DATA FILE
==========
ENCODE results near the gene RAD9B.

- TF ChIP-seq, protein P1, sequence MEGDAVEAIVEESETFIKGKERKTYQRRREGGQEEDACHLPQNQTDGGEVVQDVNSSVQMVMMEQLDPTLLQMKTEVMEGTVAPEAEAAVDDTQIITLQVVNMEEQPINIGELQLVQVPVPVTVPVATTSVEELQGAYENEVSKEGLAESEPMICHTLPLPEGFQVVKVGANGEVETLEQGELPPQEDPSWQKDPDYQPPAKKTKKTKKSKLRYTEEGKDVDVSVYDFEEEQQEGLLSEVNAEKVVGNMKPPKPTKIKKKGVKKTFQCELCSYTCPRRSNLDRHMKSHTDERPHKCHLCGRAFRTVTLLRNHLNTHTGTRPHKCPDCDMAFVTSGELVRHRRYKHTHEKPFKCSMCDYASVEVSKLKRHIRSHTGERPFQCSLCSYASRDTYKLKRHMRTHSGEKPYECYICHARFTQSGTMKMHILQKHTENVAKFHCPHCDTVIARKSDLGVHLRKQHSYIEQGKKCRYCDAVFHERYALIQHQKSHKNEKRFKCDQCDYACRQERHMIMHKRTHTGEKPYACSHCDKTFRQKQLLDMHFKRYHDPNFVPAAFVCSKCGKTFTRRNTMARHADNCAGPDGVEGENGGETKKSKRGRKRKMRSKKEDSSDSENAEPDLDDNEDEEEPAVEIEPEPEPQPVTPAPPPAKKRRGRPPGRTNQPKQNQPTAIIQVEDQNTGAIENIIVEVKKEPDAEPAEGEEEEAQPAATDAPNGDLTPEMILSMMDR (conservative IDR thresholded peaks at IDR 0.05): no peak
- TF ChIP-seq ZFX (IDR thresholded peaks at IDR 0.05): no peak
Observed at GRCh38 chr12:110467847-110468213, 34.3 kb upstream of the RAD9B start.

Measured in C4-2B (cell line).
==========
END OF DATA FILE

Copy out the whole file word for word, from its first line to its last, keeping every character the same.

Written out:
ENCODE results near the gene RAD9B.

- TF ChIP-seq, protein P1, sequence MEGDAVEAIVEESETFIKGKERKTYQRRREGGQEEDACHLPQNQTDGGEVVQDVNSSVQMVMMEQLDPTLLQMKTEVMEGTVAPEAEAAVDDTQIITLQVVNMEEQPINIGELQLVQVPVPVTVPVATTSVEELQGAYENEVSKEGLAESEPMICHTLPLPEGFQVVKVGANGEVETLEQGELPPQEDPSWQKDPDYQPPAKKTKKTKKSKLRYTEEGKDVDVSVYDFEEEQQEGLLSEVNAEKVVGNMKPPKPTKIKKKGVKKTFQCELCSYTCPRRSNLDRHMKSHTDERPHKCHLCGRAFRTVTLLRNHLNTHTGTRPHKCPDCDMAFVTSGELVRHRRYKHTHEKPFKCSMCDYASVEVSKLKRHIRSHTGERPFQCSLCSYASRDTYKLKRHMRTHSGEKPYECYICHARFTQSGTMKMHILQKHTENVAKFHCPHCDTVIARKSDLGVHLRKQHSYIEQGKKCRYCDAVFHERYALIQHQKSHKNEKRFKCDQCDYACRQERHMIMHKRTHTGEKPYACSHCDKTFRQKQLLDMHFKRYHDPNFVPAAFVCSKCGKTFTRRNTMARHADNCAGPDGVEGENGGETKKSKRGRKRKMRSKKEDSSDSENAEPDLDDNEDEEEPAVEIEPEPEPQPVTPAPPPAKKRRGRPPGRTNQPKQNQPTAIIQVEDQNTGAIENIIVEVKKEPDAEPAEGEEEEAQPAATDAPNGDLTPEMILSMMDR (conservative IDR thresholded peaks at IDR 0.05): no peak
- TF ChIP-seq ZFX (IDR thresholded peaks at IDR 0.05): no peak
Observed at GRCh38 chr12:110467847-110468213, 34.3 kb upstream of the RAD9B start.

Measured in C4-2B (cell line).